Water, Renee Naturally
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Tapping into Water

"Drink more water” is set in stone as one of the most fundamental guidelines in the pool of health advice splashed around our everyday lives. Water makes up about 60% of our body weight and is more important to life than any other nutrient. We can survive without food for about five weeks (I use the word ‘survive’ over ‘live’ as you’d certainly be pretty miserable…), but without adequate water, we would poison ourselves with our own metabolic wastes and our life would end in just three days. So, why exactly is water so good for us, and more importantly, what is the best water for us…

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In the body, water becomes the fluid in which all life processes occur including digestion, absorption, circulation, and excretion.  Some of the functions of water in the body include the following;

  • Carries nutrients and waste products throughout the body
  • Participates in metabolic reactions
  • Acts as a lubricant and cushion around joints and inside the eyes, the spinal cord, and, in pregnancy, the amniotic sac surrounding the fetus and womb.
  • Aids in the regulation of normal body temperature; evaporation of sweat from the skin removes excess heat from the body.
  • Maintains blood volume

In everyday terms, what does this translate to? Plump, clear and glowing skin, sparkling eyes, cellulite reduction, regular bowel motions and a healthy you! I’ll ‘drink to that’ thank you very much (on this note…it reminds me to mention…alcohol doesn’t count as fluid intake sorry!)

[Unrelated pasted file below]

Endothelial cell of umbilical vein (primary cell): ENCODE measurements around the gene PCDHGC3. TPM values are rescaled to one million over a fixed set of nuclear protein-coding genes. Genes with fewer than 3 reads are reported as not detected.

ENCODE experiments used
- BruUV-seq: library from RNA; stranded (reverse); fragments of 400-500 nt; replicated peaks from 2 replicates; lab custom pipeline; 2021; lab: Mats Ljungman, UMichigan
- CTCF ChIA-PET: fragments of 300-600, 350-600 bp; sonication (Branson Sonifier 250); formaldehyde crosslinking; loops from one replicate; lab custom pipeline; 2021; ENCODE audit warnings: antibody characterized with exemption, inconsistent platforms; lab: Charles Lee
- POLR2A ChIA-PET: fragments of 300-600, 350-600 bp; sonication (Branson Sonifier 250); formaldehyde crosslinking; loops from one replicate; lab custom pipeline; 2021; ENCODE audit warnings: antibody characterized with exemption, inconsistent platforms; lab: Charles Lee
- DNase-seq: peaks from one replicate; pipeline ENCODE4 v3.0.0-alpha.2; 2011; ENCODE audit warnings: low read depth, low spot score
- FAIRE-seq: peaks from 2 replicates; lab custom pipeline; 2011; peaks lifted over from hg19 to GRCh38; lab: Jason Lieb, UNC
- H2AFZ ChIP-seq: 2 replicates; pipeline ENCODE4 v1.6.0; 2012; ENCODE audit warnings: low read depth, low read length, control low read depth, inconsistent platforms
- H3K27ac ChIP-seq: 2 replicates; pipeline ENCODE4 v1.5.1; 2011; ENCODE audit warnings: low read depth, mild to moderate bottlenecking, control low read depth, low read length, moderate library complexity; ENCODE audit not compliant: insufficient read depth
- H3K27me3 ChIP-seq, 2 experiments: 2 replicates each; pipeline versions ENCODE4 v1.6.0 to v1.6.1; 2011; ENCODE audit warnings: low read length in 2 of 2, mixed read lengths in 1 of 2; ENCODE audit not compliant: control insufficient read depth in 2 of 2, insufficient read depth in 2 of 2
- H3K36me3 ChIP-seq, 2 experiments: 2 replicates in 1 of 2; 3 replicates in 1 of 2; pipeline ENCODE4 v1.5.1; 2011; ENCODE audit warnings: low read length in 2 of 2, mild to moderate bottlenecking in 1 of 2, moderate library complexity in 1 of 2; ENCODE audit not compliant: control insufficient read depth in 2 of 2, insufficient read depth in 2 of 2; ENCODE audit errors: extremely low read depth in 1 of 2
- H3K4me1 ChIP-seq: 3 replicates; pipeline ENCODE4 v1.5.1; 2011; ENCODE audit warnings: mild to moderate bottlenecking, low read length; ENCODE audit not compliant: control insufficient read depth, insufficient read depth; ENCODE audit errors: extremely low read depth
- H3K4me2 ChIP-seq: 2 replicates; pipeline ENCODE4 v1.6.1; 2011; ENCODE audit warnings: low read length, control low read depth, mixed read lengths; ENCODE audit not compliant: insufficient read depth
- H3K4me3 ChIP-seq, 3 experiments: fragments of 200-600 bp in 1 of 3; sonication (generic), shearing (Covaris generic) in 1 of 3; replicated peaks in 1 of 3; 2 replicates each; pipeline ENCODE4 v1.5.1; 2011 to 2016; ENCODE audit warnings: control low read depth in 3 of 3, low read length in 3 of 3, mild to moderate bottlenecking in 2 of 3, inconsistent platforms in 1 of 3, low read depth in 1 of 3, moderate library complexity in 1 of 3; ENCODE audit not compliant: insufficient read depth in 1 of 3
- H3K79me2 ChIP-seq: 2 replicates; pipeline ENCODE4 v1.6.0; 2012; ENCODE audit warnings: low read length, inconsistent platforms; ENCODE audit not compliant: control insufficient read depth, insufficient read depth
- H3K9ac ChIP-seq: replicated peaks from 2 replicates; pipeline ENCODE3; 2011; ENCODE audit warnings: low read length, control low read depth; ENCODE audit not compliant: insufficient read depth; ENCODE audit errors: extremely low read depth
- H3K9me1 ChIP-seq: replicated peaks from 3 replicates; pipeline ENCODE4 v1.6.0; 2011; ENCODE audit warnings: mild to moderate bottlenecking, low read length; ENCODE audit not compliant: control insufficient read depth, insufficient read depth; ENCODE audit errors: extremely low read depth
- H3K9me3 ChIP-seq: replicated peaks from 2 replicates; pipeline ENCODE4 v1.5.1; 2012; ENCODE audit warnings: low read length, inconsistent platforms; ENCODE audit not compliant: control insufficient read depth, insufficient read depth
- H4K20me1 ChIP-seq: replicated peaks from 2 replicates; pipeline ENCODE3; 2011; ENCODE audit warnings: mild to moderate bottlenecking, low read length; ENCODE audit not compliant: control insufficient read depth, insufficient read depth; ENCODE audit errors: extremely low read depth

When too much water is lost from the body, and not enough is replaced, dehydration develops. A first sign of dehydration is thirst, the signal that the body has already lost some of its fluid. Thirst drives a person to seek water, but it lags behind the body’s need.To maintain water balance, intake from liquids, foods and metabolism must equal losses from the kidneys, skin, lungs, and digestive tract. A general guideline is 8 glasses per day, but you should always increase this if you are exercising or perspiring a lot, to keep your body’s water level in balance. The obvious dietary source of water is, well, water and other beverages, but nearly all foods also contain water (most fruits and vegetables contain up to 90% water!)

There are loads of different types of water available in the market, and it can be confusing to understand which is the best for us. There is currently a great concern over our water supply as it’s becoming increasingly difficult to find pure water. Lots of our water supply is full of chemicals, including not only chlorine and fluoride, which are routinely added, but a wide range of toxic organic compounds and chemicals such as PCBs, pesticide residues, nitrates, and heavy metals such as lead, mercury, and cadmium. There are different types of water, some better than others and likewise, there are differing filtering methods, some better than others…